“The Strategy paradox” why you should read it

What Strategy classes teach you

While my Studies abroad my class and I were introduced to 2 modules about strategy (“Strategy”, and “Advanced Strategy”). Interesting courses which led us to view organizations through a new lens on how they are structured and eventual weaknesses they may behold. For those who haven’t attended such lectures, they revolve around concepts such as “PESTEL”, “Portner 5 Forces (+ Blue ocean model)”, Strategic vision-mission-purpose e.c.t.

Why this may lead to be biases

Maybe due to my education in psychology or general observation I am intuitively aware of some cognitive bias we all fall into as individuals. In this particular circumstance I observed that many students fell into or a hindsight bias (where people believe that past events were more predictable) and/or a outcome bias (the tendency to judge a decision by its eventual outcome instead of based on the quality of the decision at the time it was made). Knowing this I was eager to find a book which gave me an edge against such biases and therefore explaining the real reasons why strong companies (ex. Sony) made some strategic errors. Where they really incompetent? What mistakes did they make? Could those errors be prevented?

Main take-away principles

The Strategy paradox” is a strongly researched book written by Michael E. Raynor (who is an director at Deloitte Services LP and happens to be an Harvard alumni and fellow colleague of guru Clayton M. Christensen). Divided in two parts this book is formatted by illustrating his arguments with cases followed by some suggested best practices. As previously done  I wish to sum the mains points he comes across. For sake of this post length and topic it will cover chapter 1-6 (the solutions for the paradox are found in chapters 7-11)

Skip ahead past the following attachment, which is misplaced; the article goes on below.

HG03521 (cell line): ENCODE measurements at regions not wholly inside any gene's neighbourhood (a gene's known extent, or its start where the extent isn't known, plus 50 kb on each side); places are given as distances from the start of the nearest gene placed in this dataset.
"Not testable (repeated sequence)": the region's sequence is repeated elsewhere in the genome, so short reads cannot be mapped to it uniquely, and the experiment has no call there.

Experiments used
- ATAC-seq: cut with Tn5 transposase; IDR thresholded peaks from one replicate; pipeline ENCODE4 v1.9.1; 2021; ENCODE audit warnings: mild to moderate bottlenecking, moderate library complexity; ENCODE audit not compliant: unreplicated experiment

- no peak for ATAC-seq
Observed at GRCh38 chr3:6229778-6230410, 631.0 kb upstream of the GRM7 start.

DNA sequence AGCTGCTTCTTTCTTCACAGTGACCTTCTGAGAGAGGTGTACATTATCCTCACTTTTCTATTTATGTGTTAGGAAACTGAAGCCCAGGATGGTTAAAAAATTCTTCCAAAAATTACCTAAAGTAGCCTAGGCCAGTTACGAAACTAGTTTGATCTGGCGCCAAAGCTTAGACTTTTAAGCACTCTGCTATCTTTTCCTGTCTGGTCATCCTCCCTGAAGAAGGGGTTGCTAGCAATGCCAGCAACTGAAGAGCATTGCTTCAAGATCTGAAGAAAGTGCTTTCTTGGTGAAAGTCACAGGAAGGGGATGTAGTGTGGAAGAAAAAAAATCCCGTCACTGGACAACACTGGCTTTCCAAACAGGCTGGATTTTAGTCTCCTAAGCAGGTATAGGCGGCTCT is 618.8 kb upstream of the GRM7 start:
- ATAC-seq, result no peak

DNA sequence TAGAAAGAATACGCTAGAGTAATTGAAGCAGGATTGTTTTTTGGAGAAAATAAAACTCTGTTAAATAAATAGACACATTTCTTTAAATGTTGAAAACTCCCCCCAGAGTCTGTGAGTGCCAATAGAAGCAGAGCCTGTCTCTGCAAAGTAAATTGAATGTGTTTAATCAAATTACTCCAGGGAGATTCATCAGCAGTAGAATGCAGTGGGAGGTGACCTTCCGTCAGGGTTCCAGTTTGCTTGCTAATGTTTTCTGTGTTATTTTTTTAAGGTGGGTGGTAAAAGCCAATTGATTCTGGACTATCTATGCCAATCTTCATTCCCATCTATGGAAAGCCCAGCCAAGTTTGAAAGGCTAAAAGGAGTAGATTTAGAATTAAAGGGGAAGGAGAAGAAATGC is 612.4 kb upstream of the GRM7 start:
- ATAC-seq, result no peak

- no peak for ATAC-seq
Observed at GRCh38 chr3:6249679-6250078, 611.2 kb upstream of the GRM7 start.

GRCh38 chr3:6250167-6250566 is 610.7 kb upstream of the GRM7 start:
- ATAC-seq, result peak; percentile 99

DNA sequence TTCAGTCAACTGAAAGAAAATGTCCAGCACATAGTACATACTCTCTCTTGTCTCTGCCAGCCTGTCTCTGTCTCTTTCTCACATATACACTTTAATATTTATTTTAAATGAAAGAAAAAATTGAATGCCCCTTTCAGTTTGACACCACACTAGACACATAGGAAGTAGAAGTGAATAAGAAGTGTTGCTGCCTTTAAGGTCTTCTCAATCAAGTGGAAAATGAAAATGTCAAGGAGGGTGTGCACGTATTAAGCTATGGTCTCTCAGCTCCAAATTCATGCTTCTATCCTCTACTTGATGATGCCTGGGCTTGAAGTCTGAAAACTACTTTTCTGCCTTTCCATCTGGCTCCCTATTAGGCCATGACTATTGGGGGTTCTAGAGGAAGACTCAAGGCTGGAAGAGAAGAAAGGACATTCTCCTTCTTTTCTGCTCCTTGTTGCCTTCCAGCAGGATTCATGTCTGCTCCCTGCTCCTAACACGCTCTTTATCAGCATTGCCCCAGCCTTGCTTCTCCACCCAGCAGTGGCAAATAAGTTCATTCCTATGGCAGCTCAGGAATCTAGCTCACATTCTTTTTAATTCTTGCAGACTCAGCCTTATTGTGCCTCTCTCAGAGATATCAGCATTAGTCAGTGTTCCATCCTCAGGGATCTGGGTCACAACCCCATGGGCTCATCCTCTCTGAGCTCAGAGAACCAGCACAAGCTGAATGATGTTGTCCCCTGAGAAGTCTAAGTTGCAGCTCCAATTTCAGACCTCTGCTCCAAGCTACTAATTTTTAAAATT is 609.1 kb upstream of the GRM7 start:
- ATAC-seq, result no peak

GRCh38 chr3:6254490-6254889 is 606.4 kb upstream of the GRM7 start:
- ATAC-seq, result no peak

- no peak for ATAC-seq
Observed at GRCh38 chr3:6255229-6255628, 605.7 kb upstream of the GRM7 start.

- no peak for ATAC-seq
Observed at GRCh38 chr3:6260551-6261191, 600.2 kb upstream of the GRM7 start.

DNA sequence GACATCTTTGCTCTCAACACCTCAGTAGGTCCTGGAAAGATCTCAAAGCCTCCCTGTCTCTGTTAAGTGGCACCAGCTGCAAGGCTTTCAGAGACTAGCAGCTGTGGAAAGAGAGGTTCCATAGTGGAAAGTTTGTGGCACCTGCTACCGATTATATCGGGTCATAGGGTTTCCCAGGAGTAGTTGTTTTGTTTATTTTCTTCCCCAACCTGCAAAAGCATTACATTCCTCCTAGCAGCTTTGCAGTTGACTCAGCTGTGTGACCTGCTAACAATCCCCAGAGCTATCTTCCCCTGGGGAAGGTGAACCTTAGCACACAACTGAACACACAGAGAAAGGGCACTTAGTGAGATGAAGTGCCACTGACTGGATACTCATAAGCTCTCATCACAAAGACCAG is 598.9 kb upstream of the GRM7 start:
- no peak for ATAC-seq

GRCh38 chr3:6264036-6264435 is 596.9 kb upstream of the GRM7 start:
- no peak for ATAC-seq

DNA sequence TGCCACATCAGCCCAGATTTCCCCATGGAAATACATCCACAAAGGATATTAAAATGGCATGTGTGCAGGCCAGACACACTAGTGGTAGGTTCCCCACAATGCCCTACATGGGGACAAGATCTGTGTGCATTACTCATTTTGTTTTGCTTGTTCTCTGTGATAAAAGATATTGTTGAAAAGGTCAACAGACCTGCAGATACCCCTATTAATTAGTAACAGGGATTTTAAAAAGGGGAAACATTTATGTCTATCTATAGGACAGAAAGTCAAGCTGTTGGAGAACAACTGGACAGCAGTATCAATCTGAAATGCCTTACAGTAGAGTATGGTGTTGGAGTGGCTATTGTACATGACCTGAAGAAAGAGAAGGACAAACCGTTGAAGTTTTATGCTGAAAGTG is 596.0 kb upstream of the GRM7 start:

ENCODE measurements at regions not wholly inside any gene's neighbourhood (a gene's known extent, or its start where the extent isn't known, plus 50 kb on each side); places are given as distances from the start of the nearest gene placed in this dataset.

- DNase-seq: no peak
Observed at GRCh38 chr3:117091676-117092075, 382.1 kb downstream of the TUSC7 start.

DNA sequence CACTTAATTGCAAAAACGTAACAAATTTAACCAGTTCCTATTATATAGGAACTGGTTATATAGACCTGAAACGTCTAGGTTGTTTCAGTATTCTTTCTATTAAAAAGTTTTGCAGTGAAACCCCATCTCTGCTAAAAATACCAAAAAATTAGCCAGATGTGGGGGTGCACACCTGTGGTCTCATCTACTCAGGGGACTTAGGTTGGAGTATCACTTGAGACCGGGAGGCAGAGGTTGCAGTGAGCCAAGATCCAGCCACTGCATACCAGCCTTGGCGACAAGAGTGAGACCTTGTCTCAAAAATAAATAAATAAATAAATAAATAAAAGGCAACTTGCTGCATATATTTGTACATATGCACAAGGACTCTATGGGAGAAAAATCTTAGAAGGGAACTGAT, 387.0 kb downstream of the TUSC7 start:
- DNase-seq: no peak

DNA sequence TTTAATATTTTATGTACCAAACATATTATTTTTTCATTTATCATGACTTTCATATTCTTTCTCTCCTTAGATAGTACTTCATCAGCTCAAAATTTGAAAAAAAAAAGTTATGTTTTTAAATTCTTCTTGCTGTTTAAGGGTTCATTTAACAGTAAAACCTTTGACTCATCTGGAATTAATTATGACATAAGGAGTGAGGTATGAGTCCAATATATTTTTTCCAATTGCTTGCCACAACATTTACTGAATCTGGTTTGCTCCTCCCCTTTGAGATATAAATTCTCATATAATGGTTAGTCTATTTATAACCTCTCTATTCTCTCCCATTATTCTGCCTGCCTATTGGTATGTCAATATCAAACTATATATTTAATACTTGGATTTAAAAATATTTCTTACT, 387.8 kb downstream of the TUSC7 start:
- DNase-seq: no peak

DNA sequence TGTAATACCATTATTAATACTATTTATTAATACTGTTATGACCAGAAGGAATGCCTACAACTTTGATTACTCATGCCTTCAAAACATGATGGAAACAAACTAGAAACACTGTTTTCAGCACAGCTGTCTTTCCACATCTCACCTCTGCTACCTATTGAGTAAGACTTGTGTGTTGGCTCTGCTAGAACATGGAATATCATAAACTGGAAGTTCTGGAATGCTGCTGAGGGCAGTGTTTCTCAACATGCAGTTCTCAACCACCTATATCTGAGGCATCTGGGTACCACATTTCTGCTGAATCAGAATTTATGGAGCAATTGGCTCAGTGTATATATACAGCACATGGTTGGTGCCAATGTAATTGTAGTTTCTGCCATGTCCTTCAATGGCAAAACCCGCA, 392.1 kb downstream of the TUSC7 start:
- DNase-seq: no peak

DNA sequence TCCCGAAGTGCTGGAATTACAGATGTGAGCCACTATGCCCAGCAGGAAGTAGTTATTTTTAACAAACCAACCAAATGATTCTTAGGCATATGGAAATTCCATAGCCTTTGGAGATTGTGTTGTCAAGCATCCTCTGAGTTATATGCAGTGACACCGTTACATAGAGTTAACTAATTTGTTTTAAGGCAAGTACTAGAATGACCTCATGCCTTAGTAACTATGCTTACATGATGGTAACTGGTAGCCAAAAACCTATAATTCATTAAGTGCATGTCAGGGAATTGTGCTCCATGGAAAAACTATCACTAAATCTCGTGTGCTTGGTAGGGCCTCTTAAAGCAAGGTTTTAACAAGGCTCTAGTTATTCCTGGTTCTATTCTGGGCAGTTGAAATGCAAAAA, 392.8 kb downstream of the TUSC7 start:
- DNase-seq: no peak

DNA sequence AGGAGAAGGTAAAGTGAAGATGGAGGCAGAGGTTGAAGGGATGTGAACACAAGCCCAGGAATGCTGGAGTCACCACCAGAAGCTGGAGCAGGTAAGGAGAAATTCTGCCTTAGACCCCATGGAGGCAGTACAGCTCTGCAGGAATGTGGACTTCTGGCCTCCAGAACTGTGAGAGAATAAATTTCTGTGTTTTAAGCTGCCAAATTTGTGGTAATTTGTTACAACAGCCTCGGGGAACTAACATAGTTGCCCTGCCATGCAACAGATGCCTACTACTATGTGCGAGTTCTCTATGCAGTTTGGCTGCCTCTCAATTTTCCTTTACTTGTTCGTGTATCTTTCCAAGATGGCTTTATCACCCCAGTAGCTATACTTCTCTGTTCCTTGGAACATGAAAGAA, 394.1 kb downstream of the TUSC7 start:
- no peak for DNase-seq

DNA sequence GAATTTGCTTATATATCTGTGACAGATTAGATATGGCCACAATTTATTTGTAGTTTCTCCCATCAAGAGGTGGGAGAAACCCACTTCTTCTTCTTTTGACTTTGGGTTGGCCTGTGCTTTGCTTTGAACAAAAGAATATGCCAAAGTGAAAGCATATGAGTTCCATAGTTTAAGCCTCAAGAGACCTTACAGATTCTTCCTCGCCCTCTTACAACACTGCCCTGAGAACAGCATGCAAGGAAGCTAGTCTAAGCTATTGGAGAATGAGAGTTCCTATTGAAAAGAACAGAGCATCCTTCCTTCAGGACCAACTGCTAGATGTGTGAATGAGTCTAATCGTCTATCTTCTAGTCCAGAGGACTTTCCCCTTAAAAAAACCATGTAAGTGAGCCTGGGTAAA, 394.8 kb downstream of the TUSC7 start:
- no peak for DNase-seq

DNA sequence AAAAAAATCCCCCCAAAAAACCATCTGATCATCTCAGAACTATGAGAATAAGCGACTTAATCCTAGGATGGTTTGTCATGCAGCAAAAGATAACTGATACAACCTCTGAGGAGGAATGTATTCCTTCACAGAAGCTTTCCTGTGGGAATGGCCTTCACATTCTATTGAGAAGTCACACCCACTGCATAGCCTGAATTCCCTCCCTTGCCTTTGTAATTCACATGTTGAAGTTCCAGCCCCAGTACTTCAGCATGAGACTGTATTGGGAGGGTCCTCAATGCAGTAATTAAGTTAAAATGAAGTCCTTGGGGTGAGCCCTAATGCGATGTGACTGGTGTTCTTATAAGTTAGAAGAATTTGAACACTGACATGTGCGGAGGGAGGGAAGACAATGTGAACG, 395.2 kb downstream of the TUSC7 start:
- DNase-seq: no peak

Chapter 1 – What is the Strategy paradox ?

The same behaviors and actions that lead to great success also lead to great failures. It reminds of me of  financial returns as there is an fundamental correlation between risk/return for any investment decision. He therefore argues that avoiding greatness might be the price for an continued organizational existence. He states that by his observation managing uncertainly is often neglected stating that it should fall into the hands of senior management. I enjoyed his comment that organizational adaptability is only viable when the pace of the organization is equivalent to its environment.

Chapter 2 – The Best-Laid Plans (Sony Case Study)

Sony was known to be great at strategic planning but failed with the Betamax and Minidisc. Why? Not because they there was poor planning and execution but because of it! Wrong unforeseeable assumptions about the future which led to an environment that didn’t correspond to the DNA of Sony led to their peril. Sony was a higher quality brand and therefore created products of that caliber. They believed that people put an higher value on quality than capacity (Matsushita) leading to create great products of high quality over cheaper manufacturing. Furthermore the believed that their analysis for the competitive environment was on their side (many new technologies fragmenting the market ex. Videodisc technology). But they failed why? Because they didn’t correctly predict (how could they?) if 1) people would have preferred quality or low prices and 2) if rented movies would have become more successful than time shifting television. But as a virus, cheap manufacturing cost and a 2nd boom  of the video-market surprised everyone reshaping the landscape forever Sony didn’t have a chance. Matsushita only emerged victorious not by great planning by having the right product at the right time!

Chapter 3 – Who Dares Wins…Or Loses